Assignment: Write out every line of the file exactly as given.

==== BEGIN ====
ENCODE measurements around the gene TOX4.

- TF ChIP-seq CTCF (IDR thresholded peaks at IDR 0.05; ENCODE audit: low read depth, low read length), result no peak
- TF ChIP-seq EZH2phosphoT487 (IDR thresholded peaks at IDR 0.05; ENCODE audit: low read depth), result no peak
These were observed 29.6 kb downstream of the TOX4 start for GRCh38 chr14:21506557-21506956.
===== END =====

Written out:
ENCODE measurements around the gene TOX4.

- TF ChIP-seq CTCF (IDR thresholded peaks at IDR 0.05; ENCODE audit: low read depth, low read length), result no peak
- TF ChIP-seq EZH2phosphoT487 (IDR thresholded peaks at IDR 0.05; ENCODE audit: low read depth), result no peak
These were observed 29.6 kb downstream of the TOX4 start for GRCh38 chr14:21506557-21506956.